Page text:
Invest in routine immunisation to minimise future disease burden

A child gegts polio vaccine at Moi Lane in Nairobi. [Denish Ochieng, Standard]

Vaccines play an important role in preventing illness and deaths. However, around one fifth of children in Africa do not receive all the necessary vaccines.

As a result, more than 30 million children on the continent under five years of age still suffer from vaccine-preventable diseases (VPDs), and over half a million children die from VPDs annually - representing approximately 58 per cent VPD-related deaths worldwide.

Added to this, Covid-19 has resulted in a further disruption of routine childhood immunisations in Africa.

African Vaccination Week is an annual event celebrated during the last week of April, and now more than ever, it is a timely reminder of the importance of immunisations.

Routine vaccinations protect children from illnesses such as measles, mumps, polio, rotaviruses, hepatitis B and meningitis A, amongst others.

Aligned with World Immunisation Week, African Vaccination Week's overarching slogan is: Vaccinated communities, Healthy Communities. The initiative is led and coordinated by the World Health Organisation's Regional Office for Africa, and is focused on strengthening immunisation programmes in the African region by increasing awareness of the importance of every person's need and right to be protected from vaccine-preventable diseases.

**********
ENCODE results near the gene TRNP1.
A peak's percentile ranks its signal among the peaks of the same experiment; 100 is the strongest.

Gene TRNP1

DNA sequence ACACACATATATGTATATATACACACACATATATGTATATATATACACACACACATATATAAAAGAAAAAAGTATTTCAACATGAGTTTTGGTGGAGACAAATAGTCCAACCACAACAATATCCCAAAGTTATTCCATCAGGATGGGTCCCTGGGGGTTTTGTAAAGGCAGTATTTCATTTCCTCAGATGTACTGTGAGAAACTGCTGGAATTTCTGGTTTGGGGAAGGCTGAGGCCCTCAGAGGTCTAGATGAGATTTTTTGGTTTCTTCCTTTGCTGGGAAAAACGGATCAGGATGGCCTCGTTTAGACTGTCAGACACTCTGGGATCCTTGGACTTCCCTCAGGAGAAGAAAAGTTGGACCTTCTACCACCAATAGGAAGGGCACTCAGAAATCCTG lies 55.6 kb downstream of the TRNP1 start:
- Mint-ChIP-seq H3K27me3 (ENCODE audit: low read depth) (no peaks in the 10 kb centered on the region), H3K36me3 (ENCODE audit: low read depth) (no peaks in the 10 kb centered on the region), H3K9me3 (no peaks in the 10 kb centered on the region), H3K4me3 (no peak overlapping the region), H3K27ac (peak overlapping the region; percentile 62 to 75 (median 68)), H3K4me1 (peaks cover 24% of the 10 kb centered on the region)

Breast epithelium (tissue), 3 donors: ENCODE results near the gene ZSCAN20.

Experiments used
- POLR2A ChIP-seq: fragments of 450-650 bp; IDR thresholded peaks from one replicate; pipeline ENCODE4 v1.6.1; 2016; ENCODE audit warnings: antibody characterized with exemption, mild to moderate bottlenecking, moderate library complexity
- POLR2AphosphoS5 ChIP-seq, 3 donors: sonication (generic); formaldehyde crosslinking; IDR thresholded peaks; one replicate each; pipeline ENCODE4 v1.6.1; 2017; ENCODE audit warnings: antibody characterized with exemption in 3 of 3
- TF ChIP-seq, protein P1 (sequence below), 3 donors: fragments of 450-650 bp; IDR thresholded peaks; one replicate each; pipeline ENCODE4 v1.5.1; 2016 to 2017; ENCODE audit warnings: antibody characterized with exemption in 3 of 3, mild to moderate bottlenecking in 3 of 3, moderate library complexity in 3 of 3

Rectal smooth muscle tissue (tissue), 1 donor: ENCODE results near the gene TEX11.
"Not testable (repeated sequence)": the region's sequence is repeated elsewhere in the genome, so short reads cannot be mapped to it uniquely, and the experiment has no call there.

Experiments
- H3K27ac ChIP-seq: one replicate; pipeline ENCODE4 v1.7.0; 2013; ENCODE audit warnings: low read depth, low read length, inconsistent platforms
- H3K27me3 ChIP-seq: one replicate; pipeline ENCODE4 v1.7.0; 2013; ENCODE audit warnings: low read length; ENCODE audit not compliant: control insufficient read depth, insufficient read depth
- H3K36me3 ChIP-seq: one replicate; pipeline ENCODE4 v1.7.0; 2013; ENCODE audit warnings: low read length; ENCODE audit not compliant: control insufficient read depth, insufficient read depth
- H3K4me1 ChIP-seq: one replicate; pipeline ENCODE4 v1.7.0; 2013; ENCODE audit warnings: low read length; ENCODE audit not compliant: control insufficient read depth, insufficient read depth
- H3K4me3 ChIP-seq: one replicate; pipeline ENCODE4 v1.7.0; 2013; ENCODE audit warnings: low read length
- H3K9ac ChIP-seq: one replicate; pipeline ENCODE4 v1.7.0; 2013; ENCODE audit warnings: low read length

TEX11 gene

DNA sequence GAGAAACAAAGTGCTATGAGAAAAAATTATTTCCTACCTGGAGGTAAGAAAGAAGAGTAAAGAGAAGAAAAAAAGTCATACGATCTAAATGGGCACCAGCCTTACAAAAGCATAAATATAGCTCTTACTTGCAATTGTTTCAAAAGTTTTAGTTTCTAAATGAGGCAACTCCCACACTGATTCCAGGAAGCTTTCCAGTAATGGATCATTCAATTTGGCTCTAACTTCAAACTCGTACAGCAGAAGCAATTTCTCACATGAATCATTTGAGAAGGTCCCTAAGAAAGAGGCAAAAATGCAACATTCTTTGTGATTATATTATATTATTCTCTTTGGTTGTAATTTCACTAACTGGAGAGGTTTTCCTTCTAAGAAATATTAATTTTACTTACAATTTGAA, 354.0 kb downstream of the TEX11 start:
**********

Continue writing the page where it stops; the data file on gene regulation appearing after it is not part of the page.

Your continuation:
If immunisation efforts in African are not maintained, there is a risk to reverse progress made, leading to more than 2.4 million deaths and a negative economic impact of $59 billion over the next decade. This is reflected by a study published in the American Journal of Preventive Medicine which notes that completing a set of properly timed vaccinations is key to reducing under-five childhood mortality in sub-Saharan Africa.

The low rates of age-appropriate vaccination directly threaten the progress made in the control and elimination of vaccine-preventable diseases (VPDs) that contributes importantly to improving childhood survival.

While surges in the Covid-19 pandemic placed enormous strain on the continent's health systems, the reality is that if we continue to invest in immunisation, we can protect current and future generations from preventable diseases, and build a healthier, more prosperous world for all.

Subsequently, vaccines also assist in minimising the plight of antimicrobial resistance. Expanding the use of existing vaccines will reduce the use of antibiotics and the

development of resistance. Antimicrobial resistance (AMR) is increasingly becoming a global concern, including in sub-Saharan Africa (SSA) where it is aggravated due to poor hygiene, unreliable water supplies, civil conflicts, and increasing numbers of immunocompromised people.

Since its launch in April 2011, African Vaccination Week has sought to keep immunization high on national and regional agendas and to ignite greater collective action on immunization across the continent, underscoring the role that everyone has to play in this effort.

An important part of this is robust immunisation programmes that can deliver vaccines to everyone in Africa, especially those who are most vulnerable.

Over the years we have learnt that expanding access to vaccines is vital to improving child health and survival; while the COVID pandemic has taught us that responding to outbreaks is not sustainable - it is expensive, ineffective and costs lives. The only sustainable response is prevention, which can only be done by ensuring that everyone is vaccinated with the right vaccines at the right time through the course of their lives.